The Court concludes that the defendant's argument that the plaintiffs failed to exhaust their administrative remedies prior to filing this action does not raise a question of the Court's jurisdiction as to the plaintiffs' damages claim. Therefore, the defendant's motion to dismiss the plaintiff's claim for damages, unlike the defendant's arguments regarding the plaintiffs' other three forms of requested relief, is not properly brought under the rubric of Rule 12(b)(1). Unlike the provision in 26 U.S.C. § 7422 which requires the exhaustion of administrative remedies prior to filing a civil suit seeking a refund of federal taxes, the section of the Internal Revenue Code governing claims for damages based on actions of the IRS, 26 U.S.C. § 7433, does not make the exhaustion of administrative remedies a jurisdictional prerequisite to bringing suit in federal court. This affirmative defense is thus properly brought through a motion to dismiss for failure to state a claim upon which relief can be granted pursuant to Rule 12(b)(6). For the reasons discussed below, the Court concludes that the defendant has timely raised this defense.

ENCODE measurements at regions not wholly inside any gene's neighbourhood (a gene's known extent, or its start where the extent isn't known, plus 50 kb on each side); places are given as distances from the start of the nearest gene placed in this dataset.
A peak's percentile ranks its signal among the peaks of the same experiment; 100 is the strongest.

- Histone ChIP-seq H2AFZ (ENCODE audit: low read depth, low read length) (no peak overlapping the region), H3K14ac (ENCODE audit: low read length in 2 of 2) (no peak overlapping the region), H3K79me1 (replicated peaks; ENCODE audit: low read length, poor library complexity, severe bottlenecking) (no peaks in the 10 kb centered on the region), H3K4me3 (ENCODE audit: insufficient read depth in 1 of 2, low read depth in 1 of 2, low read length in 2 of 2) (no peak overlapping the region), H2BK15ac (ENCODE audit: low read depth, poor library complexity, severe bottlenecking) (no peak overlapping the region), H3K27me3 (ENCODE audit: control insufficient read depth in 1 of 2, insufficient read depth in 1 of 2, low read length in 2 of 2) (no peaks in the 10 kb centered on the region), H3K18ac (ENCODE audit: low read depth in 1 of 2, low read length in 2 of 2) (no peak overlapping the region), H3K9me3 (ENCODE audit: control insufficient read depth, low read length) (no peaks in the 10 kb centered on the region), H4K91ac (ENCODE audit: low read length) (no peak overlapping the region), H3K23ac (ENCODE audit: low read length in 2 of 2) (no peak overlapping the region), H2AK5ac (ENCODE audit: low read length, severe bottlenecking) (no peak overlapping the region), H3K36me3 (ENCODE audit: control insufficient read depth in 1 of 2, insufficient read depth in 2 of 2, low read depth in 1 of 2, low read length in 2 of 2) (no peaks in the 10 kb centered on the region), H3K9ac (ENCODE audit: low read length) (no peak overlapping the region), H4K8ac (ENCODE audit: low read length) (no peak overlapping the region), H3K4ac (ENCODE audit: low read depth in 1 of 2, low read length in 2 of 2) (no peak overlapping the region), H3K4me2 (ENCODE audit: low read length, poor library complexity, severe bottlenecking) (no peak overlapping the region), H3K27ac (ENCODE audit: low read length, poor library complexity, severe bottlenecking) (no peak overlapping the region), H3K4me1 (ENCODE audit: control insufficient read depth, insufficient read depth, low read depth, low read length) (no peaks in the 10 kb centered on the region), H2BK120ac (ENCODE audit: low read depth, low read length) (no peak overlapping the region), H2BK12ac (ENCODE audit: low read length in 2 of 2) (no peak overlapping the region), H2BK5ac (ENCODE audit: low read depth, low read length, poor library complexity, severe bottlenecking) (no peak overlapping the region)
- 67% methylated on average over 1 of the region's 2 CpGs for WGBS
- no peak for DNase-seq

Section 7433(d)(1) provides that "[a] judgment for damages shall not be awarded under [§ 7433(b)] unless the court determines that the plaintiff has exhausted the administrative remedies available to such plaintiff within the Internal Revenue Service." 26 U.S.C. § 7433(d)(1). Under the Circuit Court's decision in Avocados Plus, 370 F.3d at 1248, the Court must begin by "presum[ing] [that] exhaustion is non-jurisdictional," id., and it may depart from this presumption only if § 7433(d)(1)'s exhaustion prerequisite "states in clear, unequivocal terms that the judiciary is barred from hearing an action until the administrative agency has come to a decision," id. See also Arbaugh, ___ U.S. at ___, 126 S.Ct. at 1245 (noting that "when Congress does not rank a statutory limitation on coverage as jurisdictional, courts should treat the restriction as non-jurisdictional in character"). Nothing in the language of § 7433(d)(1) suggests that Congress intended to impose a jurisdictional barrier to taxpayer suits seeking damages for the conduct of the IRS. Indeed, nowhere in all of § 7433 is there "sweeping and direct statutory language indicating that there is no federal jurisdiction prior to exhaustion." Avocados Plus, 370 F.3d at 1248 (internal citation and quotation marks omitted).10 See also Arbaugth, ___ U.S. at ___, 126 S.Ct. at 1245 (stating that "[i]f the Legislature clearly states that a threshold limitation on a statute's scope shall count as jurisdictional, then courts and litigants will be duly instructed and will not be left to wrestle with the issue") (footnote and internal citation omitted).